• Patient out-of-pocket costs in hospital settings increased in real terms from $346.6 million in 2012–13 to $469.5 million in 2022–23. On a per patient basis, there was an increase in real terms from $197 per patient to $232 (18%) during this period ($53 to $60 on a per service basis, an increase of 12%). 

In the 10 years to 2022–23, the average referred medical specialist fee per service increased 0.9% per year (on average) in real terms, from $140 in 2012–13 to $153 in 2022–23. The proportion of provider fees covered by Medicare for specialist attendances decreased by 9 percentage points, from 64% in 2012–13 to 55% in 2022–23. This can be attributed to a faster growth in provider fees (37%) than growth in Medicare benefits (19%).

Figure3: Spending on specialist attendances, constant prices, 2012–13 to 2022–23

Between 2012–13 and 2022–23, Medicare benefits paid for non-hospital specialist attendances increased slightly from $2.0 billion to $2.4 billion, but the percentage of provider fees covered by Medicare decreased 10 percentage points from 66% to 56%.

Over the same period, Medicare benefits paid for in-hospital specialist attendances had a small increase from $0.4 billion to 0.5 billion. The percentage of provider fees covered by Medicare had a small decline from 56% to 52%.

How many specialist attendances were delivered via telehealth?

Since 2002 telehealth items have been introduced to the MBS to facilitate telehealth attendances with medical specialists through 3 main initiatives:

  • telepsychiatry program introduced from 2002
  • telehealth program introduced from 2011
  • COVID-19 temporary MBS telehealth services introduced in 2020 as part of the Australian Government’s response to the COVID-19 pandemic (many COVID-19 temporary items are now permanent).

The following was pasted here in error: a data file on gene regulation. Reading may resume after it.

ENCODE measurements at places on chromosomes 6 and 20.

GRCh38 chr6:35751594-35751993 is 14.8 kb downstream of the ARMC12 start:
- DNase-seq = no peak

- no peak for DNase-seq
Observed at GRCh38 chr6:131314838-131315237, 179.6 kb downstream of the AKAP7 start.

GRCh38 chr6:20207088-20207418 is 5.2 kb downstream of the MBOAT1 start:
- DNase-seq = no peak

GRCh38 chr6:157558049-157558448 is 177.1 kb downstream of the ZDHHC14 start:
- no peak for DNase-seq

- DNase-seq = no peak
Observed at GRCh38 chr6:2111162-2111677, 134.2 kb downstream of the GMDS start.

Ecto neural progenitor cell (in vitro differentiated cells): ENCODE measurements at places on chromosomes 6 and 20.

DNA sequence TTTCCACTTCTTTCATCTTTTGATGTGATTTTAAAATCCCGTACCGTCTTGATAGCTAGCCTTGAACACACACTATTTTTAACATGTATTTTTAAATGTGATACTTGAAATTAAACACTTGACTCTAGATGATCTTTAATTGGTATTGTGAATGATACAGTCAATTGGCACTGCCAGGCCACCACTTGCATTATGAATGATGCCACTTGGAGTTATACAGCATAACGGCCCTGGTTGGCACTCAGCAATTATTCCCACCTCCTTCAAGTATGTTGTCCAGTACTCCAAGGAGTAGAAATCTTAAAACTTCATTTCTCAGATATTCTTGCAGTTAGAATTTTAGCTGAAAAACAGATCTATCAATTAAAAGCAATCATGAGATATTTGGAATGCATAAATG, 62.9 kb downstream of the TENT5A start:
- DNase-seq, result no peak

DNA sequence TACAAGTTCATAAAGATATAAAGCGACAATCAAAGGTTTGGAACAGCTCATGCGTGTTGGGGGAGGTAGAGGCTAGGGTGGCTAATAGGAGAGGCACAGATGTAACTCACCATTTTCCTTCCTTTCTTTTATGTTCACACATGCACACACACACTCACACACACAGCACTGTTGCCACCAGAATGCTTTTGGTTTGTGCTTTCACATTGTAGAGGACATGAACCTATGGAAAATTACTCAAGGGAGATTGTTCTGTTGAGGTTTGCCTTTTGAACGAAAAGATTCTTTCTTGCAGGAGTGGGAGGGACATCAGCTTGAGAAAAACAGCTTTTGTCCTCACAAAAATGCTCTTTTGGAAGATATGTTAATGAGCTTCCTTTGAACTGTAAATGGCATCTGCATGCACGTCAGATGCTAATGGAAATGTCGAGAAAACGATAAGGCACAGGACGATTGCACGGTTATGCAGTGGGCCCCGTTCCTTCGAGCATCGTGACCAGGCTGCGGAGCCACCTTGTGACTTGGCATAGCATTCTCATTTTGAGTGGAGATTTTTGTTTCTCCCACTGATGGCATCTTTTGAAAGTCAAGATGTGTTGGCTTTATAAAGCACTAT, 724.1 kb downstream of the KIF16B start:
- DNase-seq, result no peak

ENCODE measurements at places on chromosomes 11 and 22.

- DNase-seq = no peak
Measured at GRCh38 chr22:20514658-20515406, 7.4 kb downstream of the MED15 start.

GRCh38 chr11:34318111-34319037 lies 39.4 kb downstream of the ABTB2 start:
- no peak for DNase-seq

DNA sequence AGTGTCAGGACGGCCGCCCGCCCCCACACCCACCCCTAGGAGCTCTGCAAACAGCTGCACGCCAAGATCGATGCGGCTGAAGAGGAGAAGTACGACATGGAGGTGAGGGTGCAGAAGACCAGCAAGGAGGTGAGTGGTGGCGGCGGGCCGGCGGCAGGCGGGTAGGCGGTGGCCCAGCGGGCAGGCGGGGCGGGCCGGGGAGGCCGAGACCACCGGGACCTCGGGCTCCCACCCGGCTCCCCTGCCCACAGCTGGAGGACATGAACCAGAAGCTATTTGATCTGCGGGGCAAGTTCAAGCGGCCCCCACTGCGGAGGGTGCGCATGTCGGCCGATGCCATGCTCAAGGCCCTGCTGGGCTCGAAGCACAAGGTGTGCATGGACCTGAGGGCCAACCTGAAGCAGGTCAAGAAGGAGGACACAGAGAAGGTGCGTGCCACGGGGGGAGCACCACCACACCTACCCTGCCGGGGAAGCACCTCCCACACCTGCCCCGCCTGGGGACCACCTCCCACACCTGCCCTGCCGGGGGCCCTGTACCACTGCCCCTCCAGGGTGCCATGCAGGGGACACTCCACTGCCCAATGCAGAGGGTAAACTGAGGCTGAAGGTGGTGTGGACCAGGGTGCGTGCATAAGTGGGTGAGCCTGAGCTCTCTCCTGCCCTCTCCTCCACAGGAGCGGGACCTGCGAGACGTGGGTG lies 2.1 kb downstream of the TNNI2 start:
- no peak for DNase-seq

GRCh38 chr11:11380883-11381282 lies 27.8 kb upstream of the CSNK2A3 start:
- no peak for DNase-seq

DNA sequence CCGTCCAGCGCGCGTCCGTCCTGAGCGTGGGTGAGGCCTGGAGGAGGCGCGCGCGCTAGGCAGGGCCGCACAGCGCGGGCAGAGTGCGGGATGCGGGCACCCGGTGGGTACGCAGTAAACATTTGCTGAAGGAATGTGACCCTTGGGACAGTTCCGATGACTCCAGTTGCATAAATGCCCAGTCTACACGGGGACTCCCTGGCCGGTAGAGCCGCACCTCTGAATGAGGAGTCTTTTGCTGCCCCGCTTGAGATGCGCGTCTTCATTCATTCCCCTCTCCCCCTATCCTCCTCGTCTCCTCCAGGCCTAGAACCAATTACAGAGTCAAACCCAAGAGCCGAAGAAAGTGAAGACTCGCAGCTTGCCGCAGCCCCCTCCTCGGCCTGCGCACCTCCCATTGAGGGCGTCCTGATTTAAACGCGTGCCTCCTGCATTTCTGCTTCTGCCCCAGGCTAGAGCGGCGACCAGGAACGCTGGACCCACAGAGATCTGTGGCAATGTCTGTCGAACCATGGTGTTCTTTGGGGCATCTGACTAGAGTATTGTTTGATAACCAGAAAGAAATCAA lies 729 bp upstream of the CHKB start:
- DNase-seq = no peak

The purposes of the telepsychiatry program and the original telehealth program were to improve patient access to medical specialists through videoconferencing for patients living in remote locations. In 2022, the Medicare items for telehealth attendances with medical specialists were consolidated into a single telehealth program. As a result, many of the preexisting telehealth items, some of which had specific eligibility criteria were discontinued.

Figure 4: Telehealth specialist attendances, 2002–03 to 2022–23

In 2018–19, prior to the COVID-19 pandemic, Medicare benefits paid for telehealth specialist attendances was $36.5 million. The benefits paid reached the highest amount of $579.9 million in 2021–22 during the pandemic, then dropped to $314.5 million in 2022–23 attributed to ceasing of public health orders.

The take up rates for the telepsychiatry services introduced from 2002 were initially very low (Figure 4). It was not until the start of the telehealth program in 2011 that the number of services rendered started to increase, and by 2015–16 over 100,000 telehealth consultations with medical specialists were being rendered each year.

The next major change occurred in March 2020, when the COVID-19 temporary-MBS telehealth services were introduced in response to the COVID-19 pandemic. Up until this point existing telehealth items only supported services being rendered through videoconferencing (not over the telephone) and had strict eligibility criteria mainly based on the patient's location and distance from the specialist. Through the COVID-19 telehealth initiative, new Medicare items supporting telephone attendances, and new items supporting videoconferencing attendances with wider patient eligibility criteria were introduced. This resulted in 2.6 million telehealth services being rendered in 2019–20, and peaked at 6 million telehealth services rendered in 2021–22, when widespread COVID-19 lockdowns in New South Wales, Victoria and the Australian Capital Territory were introduced.